Tired of the wear and tear lifting heavy puts on your hands? Try these hand care tips to keep your mitts healthy and looking good!
One of the biggest reasons you come to Muscle & Strength every month is because you care about your body.
Whether you join us for the great content and information that will help you develop your body or to buy your favorite supplements, you obviously care about how you look and feel or else you would be looking at something else right now.
You also probably aren’t solely focused on one bodypart either. You want everything to be at its best including your chest, back, hands, shoulders, etc.
“Wait…did you say hands?”
Yes I did. What? You don’t do anything for your hands. Really? Are they not a part of your body? Should you not care about how your hands look and feel? Of course you should.
Before you start questioning my sanity, this is not going to be a hand or finger training article. This is about hand care. It really is something that should be taken seriously by more people. You only get one pair of them. You need them for almost every function in everyday life.
Have you seen how beaten and torn some of these mitts are? Calluses and torn skin are among the repercussions that come with picking things up and putting them down. It would be nice if you could go to shake someone’s hand and that person pull their hand back without feeling friction.
So how can you take better care of them? These tips will help you do right by your hands.
If you’re someone like a doctor who is going to be using their hands to touch other people, then it might be best for you to wear full finger lifting gloves when you train. Wearing gloves can protect the skin from scrapes and cuts that can come from many sets of holding on to and lifting a very gnarly bar.
Make sure you find a pair that is snug so they won’t wrinkle up on you when you go to grab an object. Although they should be a little tight, they should also be comfortable.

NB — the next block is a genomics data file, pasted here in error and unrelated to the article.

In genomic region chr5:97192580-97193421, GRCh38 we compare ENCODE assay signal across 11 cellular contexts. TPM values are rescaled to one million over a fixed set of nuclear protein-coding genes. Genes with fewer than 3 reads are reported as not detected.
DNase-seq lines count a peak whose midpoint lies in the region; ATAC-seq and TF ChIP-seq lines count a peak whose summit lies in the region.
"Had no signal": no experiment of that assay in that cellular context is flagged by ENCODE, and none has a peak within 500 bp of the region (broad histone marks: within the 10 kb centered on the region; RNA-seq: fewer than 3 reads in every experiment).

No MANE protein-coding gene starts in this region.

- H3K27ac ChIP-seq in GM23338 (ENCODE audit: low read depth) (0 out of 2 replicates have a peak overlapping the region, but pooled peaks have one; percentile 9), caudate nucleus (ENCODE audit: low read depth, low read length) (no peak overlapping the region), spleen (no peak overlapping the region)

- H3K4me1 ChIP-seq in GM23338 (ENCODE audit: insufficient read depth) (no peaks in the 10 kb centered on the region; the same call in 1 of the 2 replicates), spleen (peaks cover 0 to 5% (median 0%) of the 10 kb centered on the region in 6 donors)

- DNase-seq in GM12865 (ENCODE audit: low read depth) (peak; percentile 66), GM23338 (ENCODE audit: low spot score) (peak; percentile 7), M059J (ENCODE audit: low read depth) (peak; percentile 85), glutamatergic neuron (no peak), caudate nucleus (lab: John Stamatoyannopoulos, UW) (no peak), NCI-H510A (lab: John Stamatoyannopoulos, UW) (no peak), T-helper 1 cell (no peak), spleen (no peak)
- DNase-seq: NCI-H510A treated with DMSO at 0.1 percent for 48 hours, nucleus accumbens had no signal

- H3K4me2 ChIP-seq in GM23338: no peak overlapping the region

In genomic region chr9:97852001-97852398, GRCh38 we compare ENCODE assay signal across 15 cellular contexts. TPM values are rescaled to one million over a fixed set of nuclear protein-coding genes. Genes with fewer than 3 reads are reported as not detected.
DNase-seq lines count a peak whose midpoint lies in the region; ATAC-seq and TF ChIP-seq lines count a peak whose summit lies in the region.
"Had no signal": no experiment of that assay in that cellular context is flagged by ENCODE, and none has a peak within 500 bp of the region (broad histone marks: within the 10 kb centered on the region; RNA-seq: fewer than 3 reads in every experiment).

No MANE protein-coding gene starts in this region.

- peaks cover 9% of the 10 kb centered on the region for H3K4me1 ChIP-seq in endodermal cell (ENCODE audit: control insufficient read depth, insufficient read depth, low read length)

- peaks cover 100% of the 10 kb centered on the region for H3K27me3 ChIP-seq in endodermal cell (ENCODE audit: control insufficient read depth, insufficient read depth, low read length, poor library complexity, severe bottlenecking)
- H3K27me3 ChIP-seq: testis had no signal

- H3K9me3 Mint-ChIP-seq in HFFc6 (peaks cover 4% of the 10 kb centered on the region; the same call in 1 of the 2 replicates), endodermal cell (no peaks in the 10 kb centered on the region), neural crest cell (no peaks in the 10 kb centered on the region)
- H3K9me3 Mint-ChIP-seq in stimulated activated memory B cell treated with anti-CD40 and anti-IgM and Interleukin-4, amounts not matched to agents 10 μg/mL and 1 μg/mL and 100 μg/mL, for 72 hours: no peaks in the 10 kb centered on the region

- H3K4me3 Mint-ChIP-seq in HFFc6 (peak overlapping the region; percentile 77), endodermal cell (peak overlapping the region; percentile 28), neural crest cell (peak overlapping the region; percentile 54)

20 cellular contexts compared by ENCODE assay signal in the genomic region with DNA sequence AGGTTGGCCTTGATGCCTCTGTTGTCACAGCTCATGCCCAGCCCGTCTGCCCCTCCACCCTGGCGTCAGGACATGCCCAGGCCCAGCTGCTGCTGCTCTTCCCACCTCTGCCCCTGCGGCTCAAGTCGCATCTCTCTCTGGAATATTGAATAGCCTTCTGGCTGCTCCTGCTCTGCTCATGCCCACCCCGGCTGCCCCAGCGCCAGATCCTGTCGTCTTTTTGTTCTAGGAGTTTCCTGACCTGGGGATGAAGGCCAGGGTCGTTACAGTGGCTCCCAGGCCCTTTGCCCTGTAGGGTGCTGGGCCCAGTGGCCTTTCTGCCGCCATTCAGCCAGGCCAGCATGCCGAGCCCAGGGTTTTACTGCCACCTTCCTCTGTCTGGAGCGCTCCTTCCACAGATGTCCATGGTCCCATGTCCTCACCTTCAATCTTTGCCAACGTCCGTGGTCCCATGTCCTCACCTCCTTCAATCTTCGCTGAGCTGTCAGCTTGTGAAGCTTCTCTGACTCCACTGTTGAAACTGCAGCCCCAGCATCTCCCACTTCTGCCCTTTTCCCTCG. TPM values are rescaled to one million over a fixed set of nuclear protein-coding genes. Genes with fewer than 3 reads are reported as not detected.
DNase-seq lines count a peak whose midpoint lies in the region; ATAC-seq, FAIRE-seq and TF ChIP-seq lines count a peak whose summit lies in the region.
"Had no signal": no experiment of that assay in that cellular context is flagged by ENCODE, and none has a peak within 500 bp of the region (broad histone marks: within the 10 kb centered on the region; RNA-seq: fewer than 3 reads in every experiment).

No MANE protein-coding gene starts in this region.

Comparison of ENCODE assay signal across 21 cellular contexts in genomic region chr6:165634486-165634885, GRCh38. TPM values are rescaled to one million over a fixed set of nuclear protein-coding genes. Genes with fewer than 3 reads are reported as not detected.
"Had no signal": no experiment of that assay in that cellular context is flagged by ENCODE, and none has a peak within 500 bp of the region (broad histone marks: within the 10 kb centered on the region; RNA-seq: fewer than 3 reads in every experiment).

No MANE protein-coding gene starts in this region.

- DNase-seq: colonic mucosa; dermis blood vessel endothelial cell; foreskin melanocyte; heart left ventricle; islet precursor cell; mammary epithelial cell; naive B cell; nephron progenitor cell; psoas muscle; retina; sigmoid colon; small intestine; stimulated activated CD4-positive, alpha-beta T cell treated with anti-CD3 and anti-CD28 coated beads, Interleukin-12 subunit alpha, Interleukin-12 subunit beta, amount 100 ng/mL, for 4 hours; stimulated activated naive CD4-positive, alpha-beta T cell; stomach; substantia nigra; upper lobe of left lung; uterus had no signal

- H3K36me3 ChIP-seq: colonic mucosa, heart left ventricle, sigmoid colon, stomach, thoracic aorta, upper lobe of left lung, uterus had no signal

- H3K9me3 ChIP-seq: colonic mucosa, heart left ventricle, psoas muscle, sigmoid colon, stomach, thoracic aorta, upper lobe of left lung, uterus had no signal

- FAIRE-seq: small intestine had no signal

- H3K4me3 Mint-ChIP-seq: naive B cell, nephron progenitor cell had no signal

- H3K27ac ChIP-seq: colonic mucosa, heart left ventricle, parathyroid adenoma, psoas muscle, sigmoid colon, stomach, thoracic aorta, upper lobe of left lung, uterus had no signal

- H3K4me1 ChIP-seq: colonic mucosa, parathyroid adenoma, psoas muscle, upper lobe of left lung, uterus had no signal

KEEP CHALK USE TO A MINIMUM
I know if you compete in weightlifting or powerlifting that you can’t compete with gloves. Chalk is an awesome accessory to have, because of how it helps us maintain a solid grip of the bar. Lifters keep plenty in stock of it.
However, one of the side effects of chalk is that it dries out the skin. So applying it between every set isn’t going to be very beneficial. Minimize how often you apply it and save it for your bigger sets. Not only will this minimize the impact that the chalk has on your skin, but it will also save you money because you’ll have to buy less chalk.
After your training session is over, wash your hands thoroughly and make sure you apply some form of high quality hand lotion so your skin can recover and stay healthy. The kind of lotion you would want will be dependent on your own preferences, but I would recommend applying it twice a day: upon waking up and after your workout is over. This will prevent your hands from being dry and the skin starting to flake.
Most of us have at least a couple of calluses on our hands after all the years of clanging and banging with the iron. We almost look at them as badges of honor, right?
Calluses are thicker portions of skin that develop after lots of friction at that specific area. It acts as a reinforced protective barrier to help protect that area from being exposed again.
You can take care of calluses by using a fingernail file, or even sandpaper, to file them down so they are even with the rest of the skin instead of having that irritating bump. If there’s extra skin from a callus, you might be tempted to pull on the skin. Don’t do it. You’ll possibly rip too much skin which can lead to cracks in the skin and possibly infection.